Active Learning

Faculty Name Nicholas Henriksen
Course Spanish 410
  • Flipped Course
  • Tutorial Videos
  • Student Collected Data

Introduction

Nicholas Henriksen’s Spanish 410 course takes a more scientific, linguistic approach to Spanish. The semester is structured around students’ researching, recording, and analyzing speakers, then writing up their findings.

Active Learning in the Course

Rather than presenting data sets to demonstrate the differences between native and non-native Spanish speakers, this course is “flipped.” Students record and process their own data to test their hypotheses about the differences between groups of speakers, and the course works through the process for and implications of performing linguistic analysis. Read more »

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Faculty Name Fei Wen
Course Chemical Engineering 342
  • Group Work
  • Student Video Creation
  • Public Scholarship

Introduction

After a colleague suggested that she show a clip from the popular TV show Mythbusters to demonstrate the different regimes of boiling, Fei Wen was inspired to incorporate more forms of media into her courses, eventually asking students to create their own informational videos to explain difficult concepts to more general audiences. These videos have grown into a channel on YouTube, which is part of an outreach effort to inspire and attract a more diverse engineering population. Read more »

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Faculty Name Andries Coetzee
Course Linguistics 210
  • Group Assignments
  • Peer Evaluation
  • Tutorial Videos

Introduction

Andries Coetzee was tasked with teaching the large introductory Linguistics course often taken as a compulsory distribution requirement, divided between early-career (freshman) students who may want to major in Linguistics and students in their final year who need the credits to graduate. With the help of the LSA/CRLT Large Course Initiative, he has implemented a “Build Your Own Language” group assignment to build on the excitement around so-called “constructed”  languages in popular culture and engage the diverse learners of the course.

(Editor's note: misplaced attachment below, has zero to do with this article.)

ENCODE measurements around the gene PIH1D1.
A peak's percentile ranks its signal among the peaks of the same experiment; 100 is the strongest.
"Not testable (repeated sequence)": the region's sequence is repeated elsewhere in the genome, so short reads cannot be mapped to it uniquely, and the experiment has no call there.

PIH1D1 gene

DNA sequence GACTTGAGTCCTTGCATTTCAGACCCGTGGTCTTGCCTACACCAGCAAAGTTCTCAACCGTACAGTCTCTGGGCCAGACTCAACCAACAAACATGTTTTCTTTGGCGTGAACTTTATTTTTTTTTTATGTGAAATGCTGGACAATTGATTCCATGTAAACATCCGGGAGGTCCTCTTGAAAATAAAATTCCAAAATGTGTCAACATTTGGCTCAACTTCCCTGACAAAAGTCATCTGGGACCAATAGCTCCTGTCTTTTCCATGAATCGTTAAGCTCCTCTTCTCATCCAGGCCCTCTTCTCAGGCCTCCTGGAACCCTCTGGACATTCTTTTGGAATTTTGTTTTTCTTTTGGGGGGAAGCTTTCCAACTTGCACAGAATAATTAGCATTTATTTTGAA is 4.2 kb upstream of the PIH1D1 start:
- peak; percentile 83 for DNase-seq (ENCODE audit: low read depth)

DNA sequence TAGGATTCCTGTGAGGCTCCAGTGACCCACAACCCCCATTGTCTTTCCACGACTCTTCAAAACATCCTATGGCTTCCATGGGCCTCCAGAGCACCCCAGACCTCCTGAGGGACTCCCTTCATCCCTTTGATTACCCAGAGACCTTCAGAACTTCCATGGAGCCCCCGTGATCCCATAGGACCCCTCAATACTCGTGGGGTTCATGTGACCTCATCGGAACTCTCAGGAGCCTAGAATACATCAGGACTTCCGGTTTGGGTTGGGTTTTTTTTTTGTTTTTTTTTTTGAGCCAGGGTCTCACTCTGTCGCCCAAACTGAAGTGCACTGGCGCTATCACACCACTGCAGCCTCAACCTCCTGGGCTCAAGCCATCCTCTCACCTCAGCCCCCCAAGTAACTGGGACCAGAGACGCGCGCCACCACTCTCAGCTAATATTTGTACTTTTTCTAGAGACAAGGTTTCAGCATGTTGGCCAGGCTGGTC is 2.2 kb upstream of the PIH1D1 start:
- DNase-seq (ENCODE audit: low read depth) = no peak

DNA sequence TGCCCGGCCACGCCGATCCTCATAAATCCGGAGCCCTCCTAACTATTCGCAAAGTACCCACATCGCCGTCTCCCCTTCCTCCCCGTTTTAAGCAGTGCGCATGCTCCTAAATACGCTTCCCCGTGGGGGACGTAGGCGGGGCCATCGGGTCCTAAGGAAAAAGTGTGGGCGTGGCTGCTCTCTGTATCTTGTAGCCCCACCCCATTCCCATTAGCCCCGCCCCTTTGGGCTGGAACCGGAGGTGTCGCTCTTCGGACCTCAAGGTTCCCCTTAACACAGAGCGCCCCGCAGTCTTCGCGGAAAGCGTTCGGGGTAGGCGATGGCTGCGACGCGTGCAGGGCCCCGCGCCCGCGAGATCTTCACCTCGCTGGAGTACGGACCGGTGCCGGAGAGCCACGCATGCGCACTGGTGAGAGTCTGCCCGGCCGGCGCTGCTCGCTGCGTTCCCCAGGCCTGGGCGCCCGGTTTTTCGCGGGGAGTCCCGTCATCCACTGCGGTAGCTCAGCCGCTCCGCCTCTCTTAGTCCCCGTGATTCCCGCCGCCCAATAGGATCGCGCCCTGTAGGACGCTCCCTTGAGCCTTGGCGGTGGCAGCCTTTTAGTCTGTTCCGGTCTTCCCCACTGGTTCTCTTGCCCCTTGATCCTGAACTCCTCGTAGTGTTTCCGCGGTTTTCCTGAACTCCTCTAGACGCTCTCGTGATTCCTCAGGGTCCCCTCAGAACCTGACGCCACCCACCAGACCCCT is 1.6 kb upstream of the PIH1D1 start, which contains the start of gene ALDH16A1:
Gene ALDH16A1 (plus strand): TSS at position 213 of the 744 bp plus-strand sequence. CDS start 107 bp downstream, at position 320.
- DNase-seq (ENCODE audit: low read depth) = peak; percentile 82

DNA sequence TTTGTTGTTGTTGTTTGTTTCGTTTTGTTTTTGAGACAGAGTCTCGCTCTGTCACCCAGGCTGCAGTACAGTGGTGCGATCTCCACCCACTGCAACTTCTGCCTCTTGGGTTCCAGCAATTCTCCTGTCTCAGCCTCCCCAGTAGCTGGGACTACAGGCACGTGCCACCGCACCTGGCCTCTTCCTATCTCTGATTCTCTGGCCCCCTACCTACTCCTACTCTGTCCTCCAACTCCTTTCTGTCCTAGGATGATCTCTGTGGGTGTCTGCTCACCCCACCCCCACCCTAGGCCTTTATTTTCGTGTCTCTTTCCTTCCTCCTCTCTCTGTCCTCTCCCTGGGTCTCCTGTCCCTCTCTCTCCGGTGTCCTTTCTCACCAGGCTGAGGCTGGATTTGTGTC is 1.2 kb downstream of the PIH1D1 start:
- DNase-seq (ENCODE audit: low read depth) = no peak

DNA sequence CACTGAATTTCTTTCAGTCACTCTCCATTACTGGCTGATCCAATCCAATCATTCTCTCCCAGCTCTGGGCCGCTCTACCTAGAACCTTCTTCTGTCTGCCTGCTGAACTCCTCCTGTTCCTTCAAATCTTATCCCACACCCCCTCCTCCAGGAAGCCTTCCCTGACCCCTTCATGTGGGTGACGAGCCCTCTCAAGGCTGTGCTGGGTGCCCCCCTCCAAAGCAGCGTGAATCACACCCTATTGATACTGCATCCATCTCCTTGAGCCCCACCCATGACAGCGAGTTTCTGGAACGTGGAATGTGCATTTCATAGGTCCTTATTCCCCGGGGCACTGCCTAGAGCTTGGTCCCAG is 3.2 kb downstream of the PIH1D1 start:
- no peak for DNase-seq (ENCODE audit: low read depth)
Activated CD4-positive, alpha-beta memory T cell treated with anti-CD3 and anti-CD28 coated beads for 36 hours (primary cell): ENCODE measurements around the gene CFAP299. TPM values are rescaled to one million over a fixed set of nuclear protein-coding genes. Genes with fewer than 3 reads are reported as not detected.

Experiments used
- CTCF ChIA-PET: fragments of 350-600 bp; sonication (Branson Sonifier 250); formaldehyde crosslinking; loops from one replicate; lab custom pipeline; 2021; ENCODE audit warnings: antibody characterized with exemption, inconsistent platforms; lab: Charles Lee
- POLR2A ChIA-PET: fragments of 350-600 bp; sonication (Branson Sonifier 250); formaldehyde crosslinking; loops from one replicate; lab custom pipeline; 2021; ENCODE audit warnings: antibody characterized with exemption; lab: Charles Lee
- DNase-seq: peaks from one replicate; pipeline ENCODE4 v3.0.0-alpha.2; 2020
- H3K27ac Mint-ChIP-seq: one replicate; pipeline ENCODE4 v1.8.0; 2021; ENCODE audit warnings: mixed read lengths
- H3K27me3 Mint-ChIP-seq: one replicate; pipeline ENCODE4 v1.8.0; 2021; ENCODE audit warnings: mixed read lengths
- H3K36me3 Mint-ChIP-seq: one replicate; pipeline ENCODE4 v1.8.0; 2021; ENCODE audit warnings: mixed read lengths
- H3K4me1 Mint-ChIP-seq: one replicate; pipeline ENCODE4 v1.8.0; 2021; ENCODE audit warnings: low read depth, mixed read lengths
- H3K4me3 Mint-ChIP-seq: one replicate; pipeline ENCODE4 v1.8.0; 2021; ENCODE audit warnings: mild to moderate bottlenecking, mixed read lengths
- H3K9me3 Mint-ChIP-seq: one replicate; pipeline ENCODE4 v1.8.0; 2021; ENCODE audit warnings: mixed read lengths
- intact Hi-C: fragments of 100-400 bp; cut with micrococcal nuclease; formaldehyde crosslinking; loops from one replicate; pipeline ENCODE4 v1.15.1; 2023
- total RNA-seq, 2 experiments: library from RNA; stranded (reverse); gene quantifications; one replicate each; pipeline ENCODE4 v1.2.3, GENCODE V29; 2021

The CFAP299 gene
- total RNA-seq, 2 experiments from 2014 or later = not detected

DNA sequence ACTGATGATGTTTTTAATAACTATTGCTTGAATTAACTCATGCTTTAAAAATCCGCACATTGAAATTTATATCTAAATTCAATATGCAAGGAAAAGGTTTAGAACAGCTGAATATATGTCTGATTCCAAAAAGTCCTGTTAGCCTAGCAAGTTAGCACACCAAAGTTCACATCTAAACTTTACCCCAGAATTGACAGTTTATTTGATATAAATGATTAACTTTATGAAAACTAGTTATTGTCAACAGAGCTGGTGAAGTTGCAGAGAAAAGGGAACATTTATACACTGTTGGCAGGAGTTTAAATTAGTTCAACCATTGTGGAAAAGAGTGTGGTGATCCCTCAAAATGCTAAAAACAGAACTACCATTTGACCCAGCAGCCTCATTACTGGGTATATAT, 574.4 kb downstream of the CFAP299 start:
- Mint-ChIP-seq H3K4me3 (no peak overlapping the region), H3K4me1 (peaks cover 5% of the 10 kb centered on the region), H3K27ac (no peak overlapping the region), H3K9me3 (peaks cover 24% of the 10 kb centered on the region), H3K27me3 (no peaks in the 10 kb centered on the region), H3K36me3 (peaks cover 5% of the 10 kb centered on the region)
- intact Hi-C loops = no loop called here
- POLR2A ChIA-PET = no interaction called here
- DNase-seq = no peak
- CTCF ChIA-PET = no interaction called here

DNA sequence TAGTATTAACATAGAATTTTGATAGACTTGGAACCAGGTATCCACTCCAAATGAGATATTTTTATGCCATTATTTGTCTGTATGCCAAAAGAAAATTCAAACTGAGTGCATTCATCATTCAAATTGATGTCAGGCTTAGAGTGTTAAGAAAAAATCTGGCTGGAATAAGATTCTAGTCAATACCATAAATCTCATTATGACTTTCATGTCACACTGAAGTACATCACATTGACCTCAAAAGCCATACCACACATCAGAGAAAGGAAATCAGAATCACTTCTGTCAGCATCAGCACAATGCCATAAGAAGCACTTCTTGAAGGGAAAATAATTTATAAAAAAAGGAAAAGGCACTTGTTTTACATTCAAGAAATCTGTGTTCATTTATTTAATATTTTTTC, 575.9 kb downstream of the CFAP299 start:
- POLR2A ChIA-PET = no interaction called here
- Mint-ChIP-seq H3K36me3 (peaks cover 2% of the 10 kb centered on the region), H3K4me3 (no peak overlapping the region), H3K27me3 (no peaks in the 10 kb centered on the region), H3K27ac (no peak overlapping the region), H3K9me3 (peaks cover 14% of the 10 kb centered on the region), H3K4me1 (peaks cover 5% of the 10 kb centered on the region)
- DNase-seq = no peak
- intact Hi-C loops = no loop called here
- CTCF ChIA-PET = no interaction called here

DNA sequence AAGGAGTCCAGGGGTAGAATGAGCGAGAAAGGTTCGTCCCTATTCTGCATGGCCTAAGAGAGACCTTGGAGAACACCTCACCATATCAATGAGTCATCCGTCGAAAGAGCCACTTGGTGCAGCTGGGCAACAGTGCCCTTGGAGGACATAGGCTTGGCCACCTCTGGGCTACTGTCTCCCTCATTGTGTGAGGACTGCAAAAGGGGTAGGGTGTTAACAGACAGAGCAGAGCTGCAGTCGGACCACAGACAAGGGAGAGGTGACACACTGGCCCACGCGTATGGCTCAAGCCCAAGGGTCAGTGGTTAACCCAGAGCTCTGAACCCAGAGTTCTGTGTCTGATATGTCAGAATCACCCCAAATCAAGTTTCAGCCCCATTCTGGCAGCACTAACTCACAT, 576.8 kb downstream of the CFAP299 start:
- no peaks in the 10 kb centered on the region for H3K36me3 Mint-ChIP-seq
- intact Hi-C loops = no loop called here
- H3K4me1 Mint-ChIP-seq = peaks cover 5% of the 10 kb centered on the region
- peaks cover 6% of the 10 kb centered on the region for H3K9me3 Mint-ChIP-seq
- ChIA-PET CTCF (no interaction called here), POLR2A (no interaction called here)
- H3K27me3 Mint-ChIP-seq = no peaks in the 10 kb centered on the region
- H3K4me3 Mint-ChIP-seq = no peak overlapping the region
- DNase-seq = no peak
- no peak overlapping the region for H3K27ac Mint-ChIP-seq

Active Learning in the Course

Rather than having students engage in the theories of linguistics through extensive data sets and previous research, students in this introductory course are taking the theoretical tools presented in class to create their own language in groups of three or more. By making explicit connections between this assignment and the type of work linguistics scholars contribute to media texts (the language of Pandora in Avatar, for example), the students can directly connect the work of the class, and thus the work of the major should they wish to continue, to the cultural products around them. Read more »

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Faculty Name Sabine Gabaron
Course Topics French 232
  • Student Created Content
  • Group Assignments
  • Digital Media Creation

Introduction

By the fourth semester of the language sequence at U-M, students are expected to speak, read, and write in their target language exclusively. By shifting the responsibility of providing material for the course (readings, examples, videos, and the like) from the instructor to the students, Sabine Gabaron has created an environment that enables students to practice the language comfortably and enthusiastically.

Active Learning in the Course

Each semester-long course is themed around a topic like comics, music, or politics, and students respond to a specific prompt by bringing in news articles, songs, or other examples in French to the each class meeting. Each group sees unique material, making it so not everyone "learns" the same thing or is exposed to the same material. Students work collaboratively on one computer, phone, or tablet to present their materials and then report back their findings to the rest of the group, so that they first practice their reading and speaking in small groups and then in the larger, full-course environment. Read more »

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Faculty Name David Gerdes
Course Physics 240
  • Large Lecture Engagement
  • iClicker Comprehension checks
  • Pre-class problem sets

Introduction

Try teaching physics to a group of 600 students at a time, very few of whom are going to continue on to be physics majors and the vast majority needing to complete the class in order to move on to work in other science fields. By changing the format of the class (dropping discussion sections, incorporating pre-lecture video and homework questions, engaging students in class using iClickers), David Gerdes has seen huge gains in engagement and learning even in such a large class. Read more »

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